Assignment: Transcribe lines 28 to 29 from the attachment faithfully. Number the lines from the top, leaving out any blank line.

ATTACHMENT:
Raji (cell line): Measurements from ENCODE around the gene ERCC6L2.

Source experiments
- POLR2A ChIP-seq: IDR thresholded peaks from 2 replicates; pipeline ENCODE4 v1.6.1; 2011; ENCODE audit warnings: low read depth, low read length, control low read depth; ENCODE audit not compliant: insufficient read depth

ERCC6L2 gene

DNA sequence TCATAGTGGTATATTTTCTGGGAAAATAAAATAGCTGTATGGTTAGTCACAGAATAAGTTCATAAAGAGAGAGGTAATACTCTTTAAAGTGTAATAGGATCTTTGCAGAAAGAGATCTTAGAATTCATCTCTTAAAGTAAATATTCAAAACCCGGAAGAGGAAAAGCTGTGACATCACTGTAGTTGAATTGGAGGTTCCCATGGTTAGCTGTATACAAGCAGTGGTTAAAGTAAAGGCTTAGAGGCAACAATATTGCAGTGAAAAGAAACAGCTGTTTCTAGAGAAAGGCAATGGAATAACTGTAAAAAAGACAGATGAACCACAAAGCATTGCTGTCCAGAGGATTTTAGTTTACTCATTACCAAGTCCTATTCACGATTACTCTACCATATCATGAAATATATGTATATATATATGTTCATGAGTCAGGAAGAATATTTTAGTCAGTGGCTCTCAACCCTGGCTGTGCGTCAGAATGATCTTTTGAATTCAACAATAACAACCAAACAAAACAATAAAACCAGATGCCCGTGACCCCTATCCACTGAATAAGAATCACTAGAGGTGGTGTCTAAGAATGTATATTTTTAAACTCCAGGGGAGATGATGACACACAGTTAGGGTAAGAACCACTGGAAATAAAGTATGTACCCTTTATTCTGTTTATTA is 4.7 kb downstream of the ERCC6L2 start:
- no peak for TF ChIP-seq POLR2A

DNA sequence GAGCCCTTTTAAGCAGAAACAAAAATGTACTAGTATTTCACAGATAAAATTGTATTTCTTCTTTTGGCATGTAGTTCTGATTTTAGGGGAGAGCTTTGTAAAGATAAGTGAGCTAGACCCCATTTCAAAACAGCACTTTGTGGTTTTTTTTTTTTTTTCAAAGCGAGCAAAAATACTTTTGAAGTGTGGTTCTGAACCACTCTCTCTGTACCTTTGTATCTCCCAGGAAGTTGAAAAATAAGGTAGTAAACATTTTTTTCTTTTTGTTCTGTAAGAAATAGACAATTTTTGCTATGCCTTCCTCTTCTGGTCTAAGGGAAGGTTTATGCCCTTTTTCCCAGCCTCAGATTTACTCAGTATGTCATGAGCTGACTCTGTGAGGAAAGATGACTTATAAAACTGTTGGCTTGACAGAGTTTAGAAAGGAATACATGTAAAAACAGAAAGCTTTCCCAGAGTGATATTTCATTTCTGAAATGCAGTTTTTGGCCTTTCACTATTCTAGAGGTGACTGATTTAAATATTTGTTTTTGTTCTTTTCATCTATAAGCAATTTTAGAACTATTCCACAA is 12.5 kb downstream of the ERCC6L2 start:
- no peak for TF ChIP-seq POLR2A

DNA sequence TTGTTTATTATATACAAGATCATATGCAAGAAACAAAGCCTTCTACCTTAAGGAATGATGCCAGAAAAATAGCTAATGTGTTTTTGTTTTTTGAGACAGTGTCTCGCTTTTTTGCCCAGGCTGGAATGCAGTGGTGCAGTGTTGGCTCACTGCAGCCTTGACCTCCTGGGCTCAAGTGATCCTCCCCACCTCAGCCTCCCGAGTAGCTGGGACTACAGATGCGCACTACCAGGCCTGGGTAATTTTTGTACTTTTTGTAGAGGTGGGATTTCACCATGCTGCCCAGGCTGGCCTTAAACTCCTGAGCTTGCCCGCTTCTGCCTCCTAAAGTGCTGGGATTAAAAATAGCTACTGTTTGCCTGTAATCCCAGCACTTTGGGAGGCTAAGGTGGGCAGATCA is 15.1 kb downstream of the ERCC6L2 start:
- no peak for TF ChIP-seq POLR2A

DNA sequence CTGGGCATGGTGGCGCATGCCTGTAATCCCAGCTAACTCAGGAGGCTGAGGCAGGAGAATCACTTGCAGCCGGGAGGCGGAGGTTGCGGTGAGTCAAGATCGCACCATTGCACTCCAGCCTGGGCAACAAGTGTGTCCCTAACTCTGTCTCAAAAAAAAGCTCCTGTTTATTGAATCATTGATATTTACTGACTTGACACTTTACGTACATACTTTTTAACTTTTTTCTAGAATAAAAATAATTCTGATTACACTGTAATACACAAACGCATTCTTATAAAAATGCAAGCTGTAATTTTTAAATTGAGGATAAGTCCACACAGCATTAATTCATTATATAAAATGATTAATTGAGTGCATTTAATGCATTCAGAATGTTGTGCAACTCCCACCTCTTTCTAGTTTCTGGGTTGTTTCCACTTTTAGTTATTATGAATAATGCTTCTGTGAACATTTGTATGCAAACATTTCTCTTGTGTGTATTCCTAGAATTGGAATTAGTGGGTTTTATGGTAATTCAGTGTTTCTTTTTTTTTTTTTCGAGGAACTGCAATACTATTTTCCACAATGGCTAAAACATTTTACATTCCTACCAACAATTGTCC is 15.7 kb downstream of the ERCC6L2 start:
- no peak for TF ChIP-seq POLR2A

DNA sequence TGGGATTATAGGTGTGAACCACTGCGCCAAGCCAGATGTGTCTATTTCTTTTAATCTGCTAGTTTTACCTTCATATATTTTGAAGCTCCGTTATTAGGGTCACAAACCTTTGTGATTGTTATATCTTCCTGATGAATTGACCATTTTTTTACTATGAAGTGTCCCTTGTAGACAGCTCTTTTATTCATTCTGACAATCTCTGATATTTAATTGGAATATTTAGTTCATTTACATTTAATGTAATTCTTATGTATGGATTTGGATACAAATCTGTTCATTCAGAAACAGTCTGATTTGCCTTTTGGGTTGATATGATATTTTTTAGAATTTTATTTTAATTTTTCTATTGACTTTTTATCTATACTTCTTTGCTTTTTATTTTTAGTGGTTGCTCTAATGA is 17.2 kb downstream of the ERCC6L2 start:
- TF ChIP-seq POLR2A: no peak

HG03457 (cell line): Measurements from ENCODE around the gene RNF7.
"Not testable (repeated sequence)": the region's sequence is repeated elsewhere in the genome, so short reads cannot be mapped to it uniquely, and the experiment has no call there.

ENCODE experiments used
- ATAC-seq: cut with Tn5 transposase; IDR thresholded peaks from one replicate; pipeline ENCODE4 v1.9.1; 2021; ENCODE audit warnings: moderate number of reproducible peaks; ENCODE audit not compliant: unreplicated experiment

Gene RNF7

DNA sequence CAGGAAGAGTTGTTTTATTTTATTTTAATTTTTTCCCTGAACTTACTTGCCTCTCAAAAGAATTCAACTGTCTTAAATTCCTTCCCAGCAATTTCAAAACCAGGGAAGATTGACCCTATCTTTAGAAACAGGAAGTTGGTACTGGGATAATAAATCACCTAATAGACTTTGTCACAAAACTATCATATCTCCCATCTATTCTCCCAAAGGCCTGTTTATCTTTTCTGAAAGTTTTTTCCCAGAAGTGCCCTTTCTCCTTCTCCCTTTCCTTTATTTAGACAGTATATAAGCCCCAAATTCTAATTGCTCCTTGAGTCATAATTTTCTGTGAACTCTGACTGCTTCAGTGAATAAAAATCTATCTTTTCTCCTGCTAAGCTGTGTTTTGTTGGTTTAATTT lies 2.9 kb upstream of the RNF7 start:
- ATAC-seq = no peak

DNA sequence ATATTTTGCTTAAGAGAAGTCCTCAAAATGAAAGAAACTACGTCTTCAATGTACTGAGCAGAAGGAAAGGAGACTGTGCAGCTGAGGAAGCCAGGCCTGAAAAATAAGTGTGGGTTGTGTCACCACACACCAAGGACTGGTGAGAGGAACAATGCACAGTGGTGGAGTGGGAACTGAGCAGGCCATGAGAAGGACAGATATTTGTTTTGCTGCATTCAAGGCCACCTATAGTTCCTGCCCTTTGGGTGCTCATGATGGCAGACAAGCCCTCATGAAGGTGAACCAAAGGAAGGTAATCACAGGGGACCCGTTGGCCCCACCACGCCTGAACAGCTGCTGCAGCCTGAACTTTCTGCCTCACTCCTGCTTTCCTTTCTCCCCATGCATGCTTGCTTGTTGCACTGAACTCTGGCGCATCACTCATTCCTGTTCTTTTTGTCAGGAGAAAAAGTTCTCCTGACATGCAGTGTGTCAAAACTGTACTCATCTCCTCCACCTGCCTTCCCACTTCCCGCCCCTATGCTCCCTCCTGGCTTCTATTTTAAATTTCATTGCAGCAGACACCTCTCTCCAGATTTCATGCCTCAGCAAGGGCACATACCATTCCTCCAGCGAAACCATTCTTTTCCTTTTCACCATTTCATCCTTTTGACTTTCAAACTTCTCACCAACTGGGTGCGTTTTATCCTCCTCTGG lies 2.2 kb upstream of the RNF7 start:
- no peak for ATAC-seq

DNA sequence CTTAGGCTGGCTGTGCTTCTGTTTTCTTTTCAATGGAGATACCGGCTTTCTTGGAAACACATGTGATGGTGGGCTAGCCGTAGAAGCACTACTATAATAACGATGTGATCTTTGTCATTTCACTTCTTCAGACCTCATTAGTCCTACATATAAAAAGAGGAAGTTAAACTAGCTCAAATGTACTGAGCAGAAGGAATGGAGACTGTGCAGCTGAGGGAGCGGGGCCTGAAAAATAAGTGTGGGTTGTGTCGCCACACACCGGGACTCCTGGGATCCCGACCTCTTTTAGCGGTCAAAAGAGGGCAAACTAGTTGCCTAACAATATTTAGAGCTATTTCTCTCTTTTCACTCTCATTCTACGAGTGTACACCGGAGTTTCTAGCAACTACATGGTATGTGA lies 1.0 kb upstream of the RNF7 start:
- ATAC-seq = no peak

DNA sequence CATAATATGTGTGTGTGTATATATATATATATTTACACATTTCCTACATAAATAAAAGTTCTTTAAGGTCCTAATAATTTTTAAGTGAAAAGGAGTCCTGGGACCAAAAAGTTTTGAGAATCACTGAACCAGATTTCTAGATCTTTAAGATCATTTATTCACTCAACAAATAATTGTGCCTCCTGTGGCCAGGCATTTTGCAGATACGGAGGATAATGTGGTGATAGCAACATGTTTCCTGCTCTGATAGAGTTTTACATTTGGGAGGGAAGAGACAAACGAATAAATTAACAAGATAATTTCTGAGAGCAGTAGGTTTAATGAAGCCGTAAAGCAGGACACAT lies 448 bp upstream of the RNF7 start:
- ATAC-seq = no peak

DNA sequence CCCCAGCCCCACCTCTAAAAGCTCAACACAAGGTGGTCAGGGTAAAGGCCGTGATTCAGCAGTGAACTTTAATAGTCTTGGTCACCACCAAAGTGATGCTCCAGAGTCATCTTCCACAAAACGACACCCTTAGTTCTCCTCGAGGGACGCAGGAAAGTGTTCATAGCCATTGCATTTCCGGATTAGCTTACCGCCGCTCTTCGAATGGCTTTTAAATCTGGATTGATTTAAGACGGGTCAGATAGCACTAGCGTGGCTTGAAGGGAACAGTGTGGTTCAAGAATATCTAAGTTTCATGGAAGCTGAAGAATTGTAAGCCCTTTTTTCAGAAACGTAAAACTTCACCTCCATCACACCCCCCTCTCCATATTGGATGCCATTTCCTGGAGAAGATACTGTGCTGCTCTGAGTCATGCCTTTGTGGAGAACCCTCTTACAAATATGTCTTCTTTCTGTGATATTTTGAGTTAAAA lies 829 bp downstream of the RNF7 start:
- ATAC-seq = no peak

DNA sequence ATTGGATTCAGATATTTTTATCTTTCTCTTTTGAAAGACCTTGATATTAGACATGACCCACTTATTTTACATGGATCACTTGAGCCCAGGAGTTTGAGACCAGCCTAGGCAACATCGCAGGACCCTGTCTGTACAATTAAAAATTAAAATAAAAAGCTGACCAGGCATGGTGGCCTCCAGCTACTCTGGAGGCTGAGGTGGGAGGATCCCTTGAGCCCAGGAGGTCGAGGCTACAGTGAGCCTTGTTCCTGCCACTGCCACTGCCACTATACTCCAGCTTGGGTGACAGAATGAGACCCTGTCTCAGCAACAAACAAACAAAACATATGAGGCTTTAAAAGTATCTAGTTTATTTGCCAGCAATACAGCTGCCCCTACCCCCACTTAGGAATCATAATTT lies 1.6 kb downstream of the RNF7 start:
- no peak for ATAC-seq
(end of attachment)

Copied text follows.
DNA sequence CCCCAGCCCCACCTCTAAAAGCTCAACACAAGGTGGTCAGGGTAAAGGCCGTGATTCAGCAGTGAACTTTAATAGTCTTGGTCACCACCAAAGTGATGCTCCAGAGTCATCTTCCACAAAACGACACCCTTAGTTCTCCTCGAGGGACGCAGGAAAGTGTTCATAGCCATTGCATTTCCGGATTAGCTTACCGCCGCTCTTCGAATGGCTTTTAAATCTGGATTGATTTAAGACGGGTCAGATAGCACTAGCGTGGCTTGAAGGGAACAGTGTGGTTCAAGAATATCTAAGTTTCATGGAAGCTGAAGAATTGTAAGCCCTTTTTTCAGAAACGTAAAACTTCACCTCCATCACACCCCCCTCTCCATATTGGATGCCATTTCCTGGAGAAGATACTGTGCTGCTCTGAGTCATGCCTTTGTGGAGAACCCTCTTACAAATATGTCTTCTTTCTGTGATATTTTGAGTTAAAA lies 829 bp downstream of the RNF7 start:
- ATAC-seq = no peak